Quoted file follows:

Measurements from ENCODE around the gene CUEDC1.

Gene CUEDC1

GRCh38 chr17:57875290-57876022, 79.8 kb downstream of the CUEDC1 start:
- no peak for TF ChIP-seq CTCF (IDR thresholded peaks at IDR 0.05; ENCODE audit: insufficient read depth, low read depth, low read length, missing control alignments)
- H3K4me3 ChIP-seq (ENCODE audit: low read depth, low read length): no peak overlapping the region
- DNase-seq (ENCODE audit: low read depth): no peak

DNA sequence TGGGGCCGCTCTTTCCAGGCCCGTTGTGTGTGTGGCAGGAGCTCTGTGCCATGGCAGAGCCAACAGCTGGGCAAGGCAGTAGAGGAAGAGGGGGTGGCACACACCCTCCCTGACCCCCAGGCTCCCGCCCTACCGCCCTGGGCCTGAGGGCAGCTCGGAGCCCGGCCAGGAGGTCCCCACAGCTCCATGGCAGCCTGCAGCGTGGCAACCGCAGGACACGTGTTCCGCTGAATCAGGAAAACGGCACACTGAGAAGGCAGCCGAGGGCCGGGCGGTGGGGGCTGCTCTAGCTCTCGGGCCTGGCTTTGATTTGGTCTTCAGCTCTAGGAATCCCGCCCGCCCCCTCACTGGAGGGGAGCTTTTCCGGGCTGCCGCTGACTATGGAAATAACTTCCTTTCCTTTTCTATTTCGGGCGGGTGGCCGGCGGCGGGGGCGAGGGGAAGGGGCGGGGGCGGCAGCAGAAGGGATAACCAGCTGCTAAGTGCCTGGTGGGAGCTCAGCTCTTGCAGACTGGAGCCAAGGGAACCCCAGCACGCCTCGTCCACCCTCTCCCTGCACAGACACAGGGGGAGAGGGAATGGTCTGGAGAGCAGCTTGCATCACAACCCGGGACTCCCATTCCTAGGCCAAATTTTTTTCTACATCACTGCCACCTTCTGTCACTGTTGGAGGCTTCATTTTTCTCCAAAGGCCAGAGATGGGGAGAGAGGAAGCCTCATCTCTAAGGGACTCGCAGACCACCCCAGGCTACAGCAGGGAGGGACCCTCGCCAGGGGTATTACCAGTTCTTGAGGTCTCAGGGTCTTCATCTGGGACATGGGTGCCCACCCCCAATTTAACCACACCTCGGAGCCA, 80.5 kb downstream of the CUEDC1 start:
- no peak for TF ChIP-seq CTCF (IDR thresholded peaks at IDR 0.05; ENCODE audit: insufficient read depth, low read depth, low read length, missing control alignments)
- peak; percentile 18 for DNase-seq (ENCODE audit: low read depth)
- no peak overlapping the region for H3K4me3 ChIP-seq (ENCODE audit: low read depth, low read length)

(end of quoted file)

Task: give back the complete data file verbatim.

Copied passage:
Measurements from ENCODE around the gene CUEDC1.

Gene CUEDC1

GRCh38 chr17:57875290-57876022, 79.8 kb downstream of the CUEDC1 start:
- no peak for TF ChIP-seq CTCF (IDR thresholded peaks at IDR 0.05; ENCODE audit: insufficient read depth, low read depth, low read length, missing control alignments)
- H3K4me3 ChIP-seq (ENCODE audit: low read depth, low read length): no peak overlapping the region
- DNase-seq (ENCODE audit: low read depth): no peak

DNA sequence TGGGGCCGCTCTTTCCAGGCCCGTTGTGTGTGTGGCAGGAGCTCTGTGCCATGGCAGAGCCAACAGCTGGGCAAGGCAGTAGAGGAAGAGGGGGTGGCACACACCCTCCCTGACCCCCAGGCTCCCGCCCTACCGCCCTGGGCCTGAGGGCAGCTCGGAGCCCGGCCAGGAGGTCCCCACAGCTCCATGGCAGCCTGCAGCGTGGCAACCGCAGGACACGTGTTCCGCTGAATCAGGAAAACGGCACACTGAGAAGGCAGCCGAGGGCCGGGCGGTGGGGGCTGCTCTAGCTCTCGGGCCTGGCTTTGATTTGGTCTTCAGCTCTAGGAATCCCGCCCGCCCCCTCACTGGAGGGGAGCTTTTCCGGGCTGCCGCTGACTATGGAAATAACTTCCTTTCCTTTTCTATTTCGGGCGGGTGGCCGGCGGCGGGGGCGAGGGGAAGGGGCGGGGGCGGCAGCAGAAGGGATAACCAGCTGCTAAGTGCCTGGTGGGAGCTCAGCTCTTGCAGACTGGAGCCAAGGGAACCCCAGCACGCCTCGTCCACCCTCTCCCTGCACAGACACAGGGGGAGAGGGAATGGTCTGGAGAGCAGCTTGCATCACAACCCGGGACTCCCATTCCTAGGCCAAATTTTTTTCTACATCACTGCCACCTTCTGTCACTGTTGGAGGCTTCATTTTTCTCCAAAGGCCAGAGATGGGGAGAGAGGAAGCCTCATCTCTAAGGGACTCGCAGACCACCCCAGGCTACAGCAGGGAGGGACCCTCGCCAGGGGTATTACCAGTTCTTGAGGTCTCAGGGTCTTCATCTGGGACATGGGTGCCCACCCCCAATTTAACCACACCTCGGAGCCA, 80.5 kb downstream of the CUEDC1 start:
- no peak for TF ChIP-seq CTCF (IDR thresholded peaks at IDR 0.05; ENCODE audit: insufficient read depth, low read depth, low read length, missing control alignments)
- peak; percentile 18 for DNase-seq (ENCODE audit: low read depth)
- no peak overlapping the region for H3K4me3 ChIP-seq (ENCODE audit: low read depth, low read length)